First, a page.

0

How can I print lines muitil patterns which meet a condition?

For instance for an input file

partially containing the following:

ID : 1

Status : Ok

Name : Lulu

Age : 18

State : US




ID : 2

Status : Ok

Name : Master Yi

Age : 22

State : UK



ID : 3

Status : Ok

Name : Garen

Age : 20

State : CA
------------

Codition : IF Age == 20 | print 
----------

ID : 3

Status : Ok

Name : Garen

Age : 20

State : CA

please help

Thanks

8
  • You talk about multi patterns, but only look for one pattern. Please elaborate by editing your question. Also, does it have to be awk?
    – Panki
    Jun 16, 2020 at 9:15
  • 1
    If this file has the fixed set of lines.. than you can do something like grep -C4 'Name : Master Yi' filename Jun 16, 2020 at 9:23
  • 1
    Please edit your question to include answers to comments. Most importantly, please use the formatting tools to format your example file as code. Does it really have so many blank lines? Are there really spaces around the :? Ware there really horizontal lines in the file? We need to know the exact format of the file to be able to help you.
    – terdon
    Jun 16, 2020 at 9:52
  • 1
    Is Codition : IF Age == 20 | print part of your input file? What is your desired output?
    – terdon
    Jun 16, 2020 at 10:08
  • 1
    Please edit your question to include the desired output for the example input you provided. Also, include what you have already tried and where you ran into difficultier.
    – AdminBee
    Jun 16, 2020 at 11:33

2 Answers 2

1

If your file is really as you show and you have 4 empty lines between each record, and 3 empty lines between each line of a record, then you can do this:

$ awk -v RS='\n\n\n\n' '/Age : 20\n/' file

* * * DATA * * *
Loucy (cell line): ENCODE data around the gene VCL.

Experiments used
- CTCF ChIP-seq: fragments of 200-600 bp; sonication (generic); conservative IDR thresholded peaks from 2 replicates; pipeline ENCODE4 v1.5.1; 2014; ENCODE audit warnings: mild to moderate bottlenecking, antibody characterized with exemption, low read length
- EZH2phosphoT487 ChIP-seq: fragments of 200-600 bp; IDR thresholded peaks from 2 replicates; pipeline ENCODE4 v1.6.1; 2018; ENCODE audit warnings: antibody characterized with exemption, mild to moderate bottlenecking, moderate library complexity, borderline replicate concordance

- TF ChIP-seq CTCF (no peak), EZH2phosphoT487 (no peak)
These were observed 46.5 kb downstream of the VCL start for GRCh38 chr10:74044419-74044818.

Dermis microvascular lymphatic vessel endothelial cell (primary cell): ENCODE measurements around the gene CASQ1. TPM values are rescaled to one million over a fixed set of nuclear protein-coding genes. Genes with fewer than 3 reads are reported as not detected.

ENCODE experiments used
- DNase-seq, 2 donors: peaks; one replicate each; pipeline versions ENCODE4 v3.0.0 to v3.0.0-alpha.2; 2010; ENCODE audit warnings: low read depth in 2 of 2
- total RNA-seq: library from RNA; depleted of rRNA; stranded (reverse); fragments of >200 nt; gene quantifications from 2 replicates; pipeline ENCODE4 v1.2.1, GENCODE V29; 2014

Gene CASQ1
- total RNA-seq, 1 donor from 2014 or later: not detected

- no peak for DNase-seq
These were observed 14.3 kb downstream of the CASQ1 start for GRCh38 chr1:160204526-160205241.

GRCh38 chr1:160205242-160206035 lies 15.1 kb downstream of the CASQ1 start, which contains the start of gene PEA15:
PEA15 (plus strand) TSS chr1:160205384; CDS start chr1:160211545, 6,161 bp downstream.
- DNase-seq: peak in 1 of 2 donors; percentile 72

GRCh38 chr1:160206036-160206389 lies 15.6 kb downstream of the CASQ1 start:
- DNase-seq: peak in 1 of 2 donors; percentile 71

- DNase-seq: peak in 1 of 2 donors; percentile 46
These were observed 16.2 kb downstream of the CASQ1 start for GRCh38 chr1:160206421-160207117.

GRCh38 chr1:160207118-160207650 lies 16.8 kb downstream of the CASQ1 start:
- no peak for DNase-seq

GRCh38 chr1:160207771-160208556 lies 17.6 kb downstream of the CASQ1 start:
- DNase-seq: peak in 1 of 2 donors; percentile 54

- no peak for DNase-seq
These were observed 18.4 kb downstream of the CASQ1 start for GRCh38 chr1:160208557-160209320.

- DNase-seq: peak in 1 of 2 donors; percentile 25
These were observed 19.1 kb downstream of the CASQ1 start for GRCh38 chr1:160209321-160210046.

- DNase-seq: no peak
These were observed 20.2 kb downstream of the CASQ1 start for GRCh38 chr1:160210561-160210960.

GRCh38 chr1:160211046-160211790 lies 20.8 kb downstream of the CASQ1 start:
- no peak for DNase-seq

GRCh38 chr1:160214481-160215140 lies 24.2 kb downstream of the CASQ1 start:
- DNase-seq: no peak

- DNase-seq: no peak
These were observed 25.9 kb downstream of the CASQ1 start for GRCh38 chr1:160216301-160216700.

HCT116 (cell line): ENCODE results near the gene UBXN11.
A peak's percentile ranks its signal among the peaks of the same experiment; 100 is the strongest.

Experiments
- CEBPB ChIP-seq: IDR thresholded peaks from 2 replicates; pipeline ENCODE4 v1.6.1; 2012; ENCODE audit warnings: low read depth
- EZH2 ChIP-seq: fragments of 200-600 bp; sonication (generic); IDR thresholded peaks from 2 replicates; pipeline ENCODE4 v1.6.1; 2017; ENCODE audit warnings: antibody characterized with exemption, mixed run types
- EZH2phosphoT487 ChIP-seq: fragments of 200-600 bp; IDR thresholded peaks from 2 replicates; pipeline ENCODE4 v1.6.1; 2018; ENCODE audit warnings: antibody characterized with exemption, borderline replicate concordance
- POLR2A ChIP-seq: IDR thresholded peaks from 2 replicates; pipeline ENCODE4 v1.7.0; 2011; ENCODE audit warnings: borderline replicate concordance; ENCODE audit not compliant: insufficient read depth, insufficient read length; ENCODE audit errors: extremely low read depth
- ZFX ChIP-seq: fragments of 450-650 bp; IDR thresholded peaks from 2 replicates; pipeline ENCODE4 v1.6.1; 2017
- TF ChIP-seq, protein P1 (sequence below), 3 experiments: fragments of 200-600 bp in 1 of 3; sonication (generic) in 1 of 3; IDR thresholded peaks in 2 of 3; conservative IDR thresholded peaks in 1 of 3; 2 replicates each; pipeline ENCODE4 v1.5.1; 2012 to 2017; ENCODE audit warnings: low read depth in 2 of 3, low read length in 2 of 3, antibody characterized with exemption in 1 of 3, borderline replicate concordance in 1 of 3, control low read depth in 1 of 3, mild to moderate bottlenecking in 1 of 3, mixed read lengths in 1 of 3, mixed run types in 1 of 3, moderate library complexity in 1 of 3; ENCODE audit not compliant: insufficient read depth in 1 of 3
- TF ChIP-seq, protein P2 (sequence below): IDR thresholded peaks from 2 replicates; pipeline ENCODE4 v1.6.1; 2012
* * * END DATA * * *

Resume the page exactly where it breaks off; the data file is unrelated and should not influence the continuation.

ID : 3

Status : Ok

Name : Garen

Age : 20

State : CA

You haven't clarified this, but I suspect that the extra blank lines aren't actually part of your file but only artefacts of your question's formatting, so you have only one blank line between each line of a record and only two blank lines between each record. If so, your input file is like this:

ID : 1
Status : Ok
Name : Lulu
Age : 18
State : US


ID : 2
Status : Ok
Name : Master Yi
Age : 22
State : UK

ID : 3
Status : Ok
Name : Garen
Age : 20
State : CA

If your file is indeed like this, then you can do:

$ awk -v RS= '/Age : 20\n/' file
ID : 3
Status : Ok
Name : Garen
Age : 20
State : CA
0

The following approach of first creating an array to map the tags (names) of the fields to their values lets you do what you currently want and enhance it trivially in future to test for compound conditions, print select fields, print fields in a different order or do anything else you might want to do with your tag:value type data:

$ cat tst.awk
BEGIN { OFS=" : " }
!NF { next }
{
    tag = val = $0
    sub(/ *:.*/,"",tag)
    sub(/[^:]+ *: */,"",val)
    if ( !(tag in tag2val) ) {
        tags[++numTags] = tag
    }
    tag2val[tag] = val
}
tag == "State" {
    if ( tag2val["Age"] == 20 ) {
        for (tagNr=1; tagNr<=numTags; tagNr++) {
            tag = tags[tagNr]
            val = tag2val[tag]
            print tag, val
        }
        print ""
    }
    delete tag2val
    numTags = 0
}

.

$ awk -f tst.awk file
ID : 3
Status : Ok
Name : Garen
Age : 20
State : CA

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